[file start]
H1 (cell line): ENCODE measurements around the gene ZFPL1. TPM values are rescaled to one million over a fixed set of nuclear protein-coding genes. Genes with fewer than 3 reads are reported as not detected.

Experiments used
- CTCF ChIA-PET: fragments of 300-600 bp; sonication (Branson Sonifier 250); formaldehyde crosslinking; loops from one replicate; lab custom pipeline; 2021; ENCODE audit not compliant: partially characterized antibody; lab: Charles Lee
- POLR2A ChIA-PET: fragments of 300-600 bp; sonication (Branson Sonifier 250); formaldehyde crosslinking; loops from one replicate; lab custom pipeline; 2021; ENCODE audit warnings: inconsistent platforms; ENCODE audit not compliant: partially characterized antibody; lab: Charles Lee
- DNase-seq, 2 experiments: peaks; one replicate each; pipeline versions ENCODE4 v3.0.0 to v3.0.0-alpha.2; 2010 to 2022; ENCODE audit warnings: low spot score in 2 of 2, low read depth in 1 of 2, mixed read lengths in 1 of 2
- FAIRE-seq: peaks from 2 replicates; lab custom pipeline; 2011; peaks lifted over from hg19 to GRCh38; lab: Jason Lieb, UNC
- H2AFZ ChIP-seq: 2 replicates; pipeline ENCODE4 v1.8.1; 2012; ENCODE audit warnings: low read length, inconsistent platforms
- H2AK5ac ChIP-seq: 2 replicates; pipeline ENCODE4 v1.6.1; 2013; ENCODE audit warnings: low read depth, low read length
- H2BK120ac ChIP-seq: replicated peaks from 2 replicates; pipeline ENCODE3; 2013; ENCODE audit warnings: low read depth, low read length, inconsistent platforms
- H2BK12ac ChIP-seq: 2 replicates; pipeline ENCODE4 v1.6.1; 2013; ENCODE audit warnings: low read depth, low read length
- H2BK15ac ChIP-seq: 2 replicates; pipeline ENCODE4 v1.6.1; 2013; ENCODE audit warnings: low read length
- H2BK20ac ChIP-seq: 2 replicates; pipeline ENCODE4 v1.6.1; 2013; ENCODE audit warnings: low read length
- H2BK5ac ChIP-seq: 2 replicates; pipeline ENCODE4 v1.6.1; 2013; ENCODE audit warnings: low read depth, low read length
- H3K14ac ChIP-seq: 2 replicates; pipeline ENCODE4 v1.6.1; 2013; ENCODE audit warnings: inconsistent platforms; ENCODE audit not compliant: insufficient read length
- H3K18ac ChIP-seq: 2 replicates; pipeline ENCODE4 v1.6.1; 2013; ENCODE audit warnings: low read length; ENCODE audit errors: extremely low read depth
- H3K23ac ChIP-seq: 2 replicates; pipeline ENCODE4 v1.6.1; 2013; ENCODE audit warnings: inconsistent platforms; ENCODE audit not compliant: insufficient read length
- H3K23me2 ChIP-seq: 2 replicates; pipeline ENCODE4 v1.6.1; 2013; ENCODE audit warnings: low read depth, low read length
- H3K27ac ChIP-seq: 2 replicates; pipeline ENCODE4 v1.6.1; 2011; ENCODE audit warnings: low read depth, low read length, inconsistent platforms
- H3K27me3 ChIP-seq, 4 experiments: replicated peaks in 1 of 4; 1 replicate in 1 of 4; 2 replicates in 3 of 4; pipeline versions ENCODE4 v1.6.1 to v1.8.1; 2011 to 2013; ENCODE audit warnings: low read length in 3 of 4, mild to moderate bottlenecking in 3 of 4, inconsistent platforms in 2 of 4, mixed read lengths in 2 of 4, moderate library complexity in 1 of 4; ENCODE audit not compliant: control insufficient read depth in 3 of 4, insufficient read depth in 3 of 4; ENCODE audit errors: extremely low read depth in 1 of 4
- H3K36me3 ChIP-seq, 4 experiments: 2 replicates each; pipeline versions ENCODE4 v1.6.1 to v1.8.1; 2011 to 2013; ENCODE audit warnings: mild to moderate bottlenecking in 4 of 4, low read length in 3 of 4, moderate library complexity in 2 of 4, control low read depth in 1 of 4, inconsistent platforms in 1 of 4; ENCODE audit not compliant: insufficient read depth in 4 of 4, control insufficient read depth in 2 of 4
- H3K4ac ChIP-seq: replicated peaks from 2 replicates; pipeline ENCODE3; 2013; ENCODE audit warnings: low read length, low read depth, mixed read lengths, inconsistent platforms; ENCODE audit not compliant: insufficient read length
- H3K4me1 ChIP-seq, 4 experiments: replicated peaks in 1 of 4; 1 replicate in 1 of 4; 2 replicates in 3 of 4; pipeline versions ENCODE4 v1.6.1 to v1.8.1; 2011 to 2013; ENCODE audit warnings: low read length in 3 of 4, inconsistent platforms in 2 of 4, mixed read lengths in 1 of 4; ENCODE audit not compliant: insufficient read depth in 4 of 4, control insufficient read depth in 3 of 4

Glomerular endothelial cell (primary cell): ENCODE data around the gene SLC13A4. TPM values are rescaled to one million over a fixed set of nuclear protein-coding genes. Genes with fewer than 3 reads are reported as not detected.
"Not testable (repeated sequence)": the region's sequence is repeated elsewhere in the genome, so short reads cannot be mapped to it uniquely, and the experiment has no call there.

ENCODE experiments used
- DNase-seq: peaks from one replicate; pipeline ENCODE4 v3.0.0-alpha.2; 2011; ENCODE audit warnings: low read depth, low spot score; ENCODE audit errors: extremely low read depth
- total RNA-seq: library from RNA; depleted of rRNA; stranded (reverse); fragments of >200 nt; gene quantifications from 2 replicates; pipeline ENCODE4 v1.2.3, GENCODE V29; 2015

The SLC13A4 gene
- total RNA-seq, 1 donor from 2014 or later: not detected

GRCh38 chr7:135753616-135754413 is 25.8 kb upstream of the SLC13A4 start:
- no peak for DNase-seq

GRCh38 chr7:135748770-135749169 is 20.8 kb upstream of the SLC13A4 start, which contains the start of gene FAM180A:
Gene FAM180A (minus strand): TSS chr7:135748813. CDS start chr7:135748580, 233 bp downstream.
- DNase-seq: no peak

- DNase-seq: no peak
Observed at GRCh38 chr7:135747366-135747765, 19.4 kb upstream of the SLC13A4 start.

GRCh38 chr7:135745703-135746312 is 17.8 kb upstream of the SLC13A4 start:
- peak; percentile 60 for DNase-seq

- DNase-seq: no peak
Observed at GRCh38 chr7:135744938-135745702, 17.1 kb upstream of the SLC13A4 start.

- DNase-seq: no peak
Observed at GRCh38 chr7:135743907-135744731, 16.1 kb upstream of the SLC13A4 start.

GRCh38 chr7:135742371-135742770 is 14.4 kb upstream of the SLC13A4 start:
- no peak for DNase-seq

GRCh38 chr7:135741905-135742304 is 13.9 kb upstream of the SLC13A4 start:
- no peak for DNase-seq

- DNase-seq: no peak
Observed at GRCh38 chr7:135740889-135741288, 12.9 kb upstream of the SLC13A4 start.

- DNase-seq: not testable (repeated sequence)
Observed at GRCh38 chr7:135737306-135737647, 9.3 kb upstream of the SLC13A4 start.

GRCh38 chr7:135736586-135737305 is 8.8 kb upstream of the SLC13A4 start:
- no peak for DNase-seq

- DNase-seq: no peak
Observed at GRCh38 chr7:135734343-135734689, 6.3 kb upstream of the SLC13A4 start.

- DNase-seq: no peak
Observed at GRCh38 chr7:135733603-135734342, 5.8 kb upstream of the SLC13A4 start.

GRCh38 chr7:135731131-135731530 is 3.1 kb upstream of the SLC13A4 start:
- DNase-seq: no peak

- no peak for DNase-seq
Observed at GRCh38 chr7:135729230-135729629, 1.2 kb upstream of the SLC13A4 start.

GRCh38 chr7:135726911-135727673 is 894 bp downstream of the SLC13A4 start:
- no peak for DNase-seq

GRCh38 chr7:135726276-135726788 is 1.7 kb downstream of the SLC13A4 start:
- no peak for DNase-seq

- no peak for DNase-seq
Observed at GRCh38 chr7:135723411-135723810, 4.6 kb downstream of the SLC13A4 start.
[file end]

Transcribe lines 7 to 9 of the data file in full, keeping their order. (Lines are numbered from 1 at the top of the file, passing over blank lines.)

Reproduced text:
- H2AFZ ChIP-seq: 2 replicates; pipeline ENCODE4 v1.8.1; 2012; ENCODE audit warnings: low read length, inconsistent platforms
- H2AK5ac ChIP-seq: 2 replicates; pipeline ENCODE4 v1.6.1; 2013; ENCODE audit warnings: low read depth, low read length
- H2BK120ac ChIP-seq: replicated peaks from 2 replicates; pipeline ENCODE3; 2013; ENCODE audit warnings: low read depth, low read length, inconsistent platforms